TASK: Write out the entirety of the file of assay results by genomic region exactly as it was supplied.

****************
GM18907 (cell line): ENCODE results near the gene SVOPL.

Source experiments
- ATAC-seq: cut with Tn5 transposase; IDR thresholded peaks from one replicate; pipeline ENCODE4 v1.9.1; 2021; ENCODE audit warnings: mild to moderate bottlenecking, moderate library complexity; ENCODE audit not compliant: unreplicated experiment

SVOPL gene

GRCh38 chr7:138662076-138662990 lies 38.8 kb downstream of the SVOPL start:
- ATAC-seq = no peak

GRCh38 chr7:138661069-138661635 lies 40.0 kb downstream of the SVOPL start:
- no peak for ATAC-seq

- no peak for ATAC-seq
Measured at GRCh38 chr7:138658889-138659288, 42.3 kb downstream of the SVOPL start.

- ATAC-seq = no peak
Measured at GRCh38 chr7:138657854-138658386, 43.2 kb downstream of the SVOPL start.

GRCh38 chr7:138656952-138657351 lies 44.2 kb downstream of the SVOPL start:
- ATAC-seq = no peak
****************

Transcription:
GM18907 (cell line): ENCODE results near the gene SVOPL.

Source experiments
- ATAC-seq: cut with Tn5 transposase; IDR thresholded peaks from one replicate; pipeline ENCODE4 v1.9.1; 2021; ENCODE audit warnings: mild to moderate bottlenecking, moderate library complexity; ENCODE audit not compliant: unreplicated experiment

SVOPL gene

GRCh38 chr7:138662076-138662990 lies 38.8 kb downstream of the SVOPL start:
- ATAC-seq = no peak

GRCh38 chr7:138661069-138661635 lies 40.0 kb downstream of the SVOPL start:
- no peak for ATAC-seq

- no peak for ATAC-seq
Measured at GRCh38 chr7:138658889-138659288, 42.3 kb downstream of the SVOPL start.

- ATAC-seq = no peak
Measured at GRCh38 chr7:138657854-138658386, 43.2 kb downstream of the SVOPL start.

GRCh38 chr7:138656952-138657351 lies 44.2 kb downstream of the SVOPL start:
- ATAC-seq = no peak